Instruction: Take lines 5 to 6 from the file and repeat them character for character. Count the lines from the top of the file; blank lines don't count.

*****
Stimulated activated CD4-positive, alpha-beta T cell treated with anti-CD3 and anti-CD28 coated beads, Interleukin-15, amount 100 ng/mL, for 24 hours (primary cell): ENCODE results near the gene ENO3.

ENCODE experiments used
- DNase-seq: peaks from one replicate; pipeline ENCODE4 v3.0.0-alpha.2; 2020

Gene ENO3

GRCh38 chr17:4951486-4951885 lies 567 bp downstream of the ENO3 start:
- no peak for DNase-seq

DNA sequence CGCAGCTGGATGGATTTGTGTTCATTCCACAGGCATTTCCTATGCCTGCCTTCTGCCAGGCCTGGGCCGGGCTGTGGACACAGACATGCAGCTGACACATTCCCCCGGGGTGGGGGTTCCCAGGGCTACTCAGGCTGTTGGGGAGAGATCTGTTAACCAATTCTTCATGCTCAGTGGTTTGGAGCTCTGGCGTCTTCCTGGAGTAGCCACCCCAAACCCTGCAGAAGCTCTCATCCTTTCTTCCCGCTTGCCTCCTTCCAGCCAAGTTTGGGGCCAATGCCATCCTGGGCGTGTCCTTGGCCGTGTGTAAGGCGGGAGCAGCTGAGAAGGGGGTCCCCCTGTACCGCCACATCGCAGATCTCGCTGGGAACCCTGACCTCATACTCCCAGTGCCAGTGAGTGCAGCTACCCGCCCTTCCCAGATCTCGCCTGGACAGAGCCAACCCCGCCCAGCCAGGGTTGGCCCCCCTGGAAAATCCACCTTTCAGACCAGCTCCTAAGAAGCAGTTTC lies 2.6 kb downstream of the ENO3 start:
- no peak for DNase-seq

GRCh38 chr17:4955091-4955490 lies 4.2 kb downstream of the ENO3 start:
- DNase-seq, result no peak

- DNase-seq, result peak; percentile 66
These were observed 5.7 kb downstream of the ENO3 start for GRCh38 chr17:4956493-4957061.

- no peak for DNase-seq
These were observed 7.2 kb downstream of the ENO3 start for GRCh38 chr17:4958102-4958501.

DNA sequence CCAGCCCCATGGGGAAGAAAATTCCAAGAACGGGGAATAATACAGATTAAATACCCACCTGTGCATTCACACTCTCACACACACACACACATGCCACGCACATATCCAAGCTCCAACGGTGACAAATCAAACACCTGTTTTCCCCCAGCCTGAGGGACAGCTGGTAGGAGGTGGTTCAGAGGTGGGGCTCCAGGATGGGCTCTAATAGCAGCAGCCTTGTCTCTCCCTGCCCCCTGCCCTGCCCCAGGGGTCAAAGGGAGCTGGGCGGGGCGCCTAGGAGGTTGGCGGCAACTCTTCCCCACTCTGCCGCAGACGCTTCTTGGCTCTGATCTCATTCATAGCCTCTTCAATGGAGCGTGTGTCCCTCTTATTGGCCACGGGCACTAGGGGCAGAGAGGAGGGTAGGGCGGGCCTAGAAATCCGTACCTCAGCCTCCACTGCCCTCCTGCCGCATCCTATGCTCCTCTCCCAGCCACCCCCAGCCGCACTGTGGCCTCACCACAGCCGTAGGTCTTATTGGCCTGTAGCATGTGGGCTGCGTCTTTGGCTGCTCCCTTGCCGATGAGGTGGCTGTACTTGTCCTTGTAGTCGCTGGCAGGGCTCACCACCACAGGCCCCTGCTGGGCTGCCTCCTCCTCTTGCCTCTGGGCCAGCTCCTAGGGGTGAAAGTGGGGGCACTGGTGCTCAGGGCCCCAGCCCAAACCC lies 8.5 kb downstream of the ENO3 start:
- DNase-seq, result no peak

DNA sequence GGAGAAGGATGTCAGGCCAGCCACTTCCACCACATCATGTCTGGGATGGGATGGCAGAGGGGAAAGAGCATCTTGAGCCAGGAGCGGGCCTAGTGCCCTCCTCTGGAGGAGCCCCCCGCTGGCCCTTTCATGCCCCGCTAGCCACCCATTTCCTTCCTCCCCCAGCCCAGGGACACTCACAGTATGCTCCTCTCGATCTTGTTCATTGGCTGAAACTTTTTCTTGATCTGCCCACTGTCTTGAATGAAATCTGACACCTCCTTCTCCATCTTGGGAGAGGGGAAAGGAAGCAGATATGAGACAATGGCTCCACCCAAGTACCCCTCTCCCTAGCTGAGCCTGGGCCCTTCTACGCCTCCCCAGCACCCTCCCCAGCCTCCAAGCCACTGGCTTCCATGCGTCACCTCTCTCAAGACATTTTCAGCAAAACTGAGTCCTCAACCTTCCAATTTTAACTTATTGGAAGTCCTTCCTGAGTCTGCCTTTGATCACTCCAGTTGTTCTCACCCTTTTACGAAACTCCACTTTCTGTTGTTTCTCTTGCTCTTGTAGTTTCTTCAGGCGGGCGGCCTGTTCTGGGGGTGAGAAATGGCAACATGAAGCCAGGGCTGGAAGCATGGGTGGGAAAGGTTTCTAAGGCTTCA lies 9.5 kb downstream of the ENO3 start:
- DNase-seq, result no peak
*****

GRCh38 chr17:4951486-4951885 lies 567 bp downstream of the ENO3 start:
- no peak for DNase-seq